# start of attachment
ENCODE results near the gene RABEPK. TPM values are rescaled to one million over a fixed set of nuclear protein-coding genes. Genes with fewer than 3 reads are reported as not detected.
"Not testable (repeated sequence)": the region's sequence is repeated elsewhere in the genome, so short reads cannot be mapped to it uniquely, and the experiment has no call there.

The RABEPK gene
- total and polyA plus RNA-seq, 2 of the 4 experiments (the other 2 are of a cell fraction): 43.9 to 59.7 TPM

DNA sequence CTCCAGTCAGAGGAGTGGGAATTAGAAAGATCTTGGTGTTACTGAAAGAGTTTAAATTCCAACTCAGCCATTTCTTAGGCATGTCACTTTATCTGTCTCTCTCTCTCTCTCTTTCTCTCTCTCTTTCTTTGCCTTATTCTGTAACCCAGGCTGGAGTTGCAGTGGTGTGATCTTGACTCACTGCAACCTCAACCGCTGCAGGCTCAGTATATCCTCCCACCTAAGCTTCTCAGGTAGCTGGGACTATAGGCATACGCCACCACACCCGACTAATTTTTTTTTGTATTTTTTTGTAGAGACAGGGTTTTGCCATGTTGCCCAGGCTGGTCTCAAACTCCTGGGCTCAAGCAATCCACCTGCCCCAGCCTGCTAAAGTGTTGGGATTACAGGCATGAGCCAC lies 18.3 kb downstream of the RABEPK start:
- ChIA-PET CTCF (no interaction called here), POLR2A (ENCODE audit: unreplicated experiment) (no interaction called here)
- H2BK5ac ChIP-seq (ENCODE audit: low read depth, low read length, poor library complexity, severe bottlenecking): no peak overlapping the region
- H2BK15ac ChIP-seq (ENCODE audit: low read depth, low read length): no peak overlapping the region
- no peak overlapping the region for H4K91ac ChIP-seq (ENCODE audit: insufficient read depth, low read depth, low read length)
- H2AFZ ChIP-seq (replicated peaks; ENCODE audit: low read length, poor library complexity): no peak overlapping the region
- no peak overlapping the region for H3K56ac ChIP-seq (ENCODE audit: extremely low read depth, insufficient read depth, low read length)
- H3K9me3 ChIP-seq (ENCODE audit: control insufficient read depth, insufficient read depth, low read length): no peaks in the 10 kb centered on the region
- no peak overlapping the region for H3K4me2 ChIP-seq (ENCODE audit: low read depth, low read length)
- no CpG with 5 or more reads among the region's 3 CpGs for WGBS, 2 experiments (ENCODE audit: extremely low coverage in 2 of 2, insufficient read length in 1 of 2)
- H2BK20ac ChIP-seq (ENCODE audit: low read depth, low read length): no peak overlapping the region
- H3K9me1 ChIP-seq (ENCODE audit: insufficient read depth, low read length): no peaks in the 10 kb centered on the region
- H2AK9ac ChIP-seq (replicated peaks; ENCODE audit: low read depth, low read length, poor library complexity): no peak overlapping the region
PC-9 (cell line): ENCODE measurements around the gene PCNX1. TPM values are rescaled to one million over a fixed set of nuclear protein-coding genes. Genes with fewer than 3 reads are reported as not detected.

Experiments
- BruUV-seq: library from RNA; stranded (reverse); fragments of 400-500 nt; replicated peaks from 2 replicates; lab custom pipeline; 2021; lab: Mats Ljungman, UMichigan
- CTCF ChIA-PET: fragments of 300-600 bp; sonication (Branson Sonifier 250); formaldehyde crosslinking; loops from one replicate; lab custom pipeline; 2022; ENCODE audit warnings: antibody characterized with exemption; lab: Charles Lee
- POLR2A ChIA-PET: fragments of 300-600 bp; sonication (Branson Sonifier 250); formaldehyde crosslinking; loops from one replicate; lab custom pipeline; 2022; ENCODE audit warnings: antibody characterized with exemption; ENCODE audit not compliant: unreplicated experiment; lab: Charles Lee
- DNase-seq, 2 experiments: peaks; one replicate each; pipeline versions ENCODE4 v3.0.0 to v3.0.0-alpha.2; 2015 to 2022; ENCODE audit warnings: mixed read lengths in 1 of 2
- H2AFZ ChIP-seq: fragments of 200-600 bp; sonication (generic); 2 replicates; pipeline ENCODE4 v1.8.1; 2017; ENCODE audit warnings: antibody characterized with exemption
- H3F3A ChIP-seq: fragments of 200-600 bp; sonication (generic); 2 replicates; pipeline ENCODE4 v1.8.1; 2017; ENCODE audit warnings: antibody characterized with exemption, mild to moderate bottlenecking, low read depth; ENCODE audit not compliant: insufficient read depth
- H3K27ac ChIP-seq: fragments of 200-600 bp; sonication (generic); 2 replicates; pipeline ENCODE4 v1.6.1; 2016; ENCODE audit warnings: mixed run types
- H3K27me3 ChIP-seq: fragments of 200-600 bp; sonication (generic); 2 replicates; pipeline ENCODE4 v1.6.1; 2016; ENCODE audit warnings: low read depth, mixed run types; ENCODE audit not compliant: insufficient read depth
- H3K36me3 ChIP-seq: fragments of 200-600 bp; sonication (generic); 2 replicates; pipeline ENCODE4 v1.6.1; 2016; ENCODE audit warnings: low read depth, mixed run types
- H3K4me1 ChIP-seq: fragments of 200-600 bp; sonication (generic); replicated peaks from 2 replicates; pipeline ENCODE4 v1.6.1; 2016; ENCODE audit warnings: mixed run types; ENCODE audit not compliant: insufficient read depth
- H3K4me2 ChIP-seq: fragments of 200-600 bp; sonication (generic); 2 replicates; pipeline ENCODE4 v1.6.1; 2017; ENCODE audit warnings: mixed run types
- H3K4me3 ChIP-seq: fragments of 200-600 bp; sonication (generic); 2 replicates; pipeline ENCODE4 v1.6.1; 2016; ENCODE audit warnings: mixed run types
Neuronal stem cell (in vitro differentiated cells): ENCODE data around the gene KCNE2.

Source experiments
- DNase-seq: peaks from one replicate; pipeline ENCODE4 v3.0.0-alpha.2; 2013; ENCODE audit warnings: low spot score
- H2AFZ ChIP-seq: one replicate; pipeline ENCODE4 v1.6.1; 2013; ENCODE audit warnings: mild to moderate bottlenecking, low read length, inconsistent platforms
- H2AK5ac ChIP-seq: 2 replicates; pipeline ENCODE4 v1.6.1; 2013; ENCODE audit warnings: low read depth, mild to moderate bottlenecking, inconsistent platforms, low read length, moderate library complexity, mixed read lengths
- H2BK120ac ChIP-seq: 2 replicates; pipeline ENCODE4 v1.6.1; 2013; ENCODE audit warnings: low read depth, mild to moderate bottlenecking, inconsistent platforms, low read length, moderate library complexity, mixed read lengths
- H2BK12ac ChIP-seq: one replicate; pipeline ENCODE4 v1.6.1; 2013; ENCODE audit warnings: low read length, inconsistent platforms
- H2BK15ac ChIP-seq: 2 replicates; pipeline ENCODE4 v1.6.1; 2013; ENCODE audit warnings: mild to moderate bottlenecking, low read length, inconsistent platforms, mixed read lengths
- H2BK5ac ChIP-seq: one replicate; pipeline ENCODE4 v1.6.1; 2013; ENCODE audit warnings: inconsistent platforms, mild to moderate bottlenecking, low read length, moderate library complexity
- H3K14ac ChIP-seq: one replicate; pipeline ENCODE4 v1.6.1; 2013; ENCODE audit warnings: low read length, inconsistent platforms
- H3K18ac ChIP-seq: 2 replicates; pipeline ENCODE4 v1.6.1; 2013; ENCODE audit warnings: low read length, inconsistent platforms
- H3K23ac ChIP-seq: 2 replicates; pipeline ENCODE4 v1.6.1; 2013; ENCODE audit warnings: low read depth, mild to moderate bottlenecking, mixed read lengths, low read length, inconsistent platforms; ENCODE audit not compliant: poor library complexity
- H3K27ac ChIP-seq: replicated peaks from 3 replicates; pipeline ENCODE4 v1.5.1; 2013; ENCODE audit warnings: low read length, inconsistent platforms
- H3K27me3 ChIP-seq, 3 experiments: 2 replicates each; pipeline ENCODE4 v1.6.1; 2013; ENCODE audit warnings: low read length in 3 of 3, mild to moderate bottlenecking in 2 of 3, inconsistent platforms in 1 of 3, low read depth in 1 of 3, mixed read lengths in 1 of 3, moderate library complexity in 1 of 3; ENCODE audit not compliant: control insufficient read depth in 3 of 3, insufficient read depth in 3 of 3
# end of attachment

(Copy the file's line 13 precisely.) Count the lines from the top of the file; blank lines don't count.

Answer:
- no peak overlapping the region for H3K4me2 ChIP-seq (ENCODE audit: low read depth, low read length)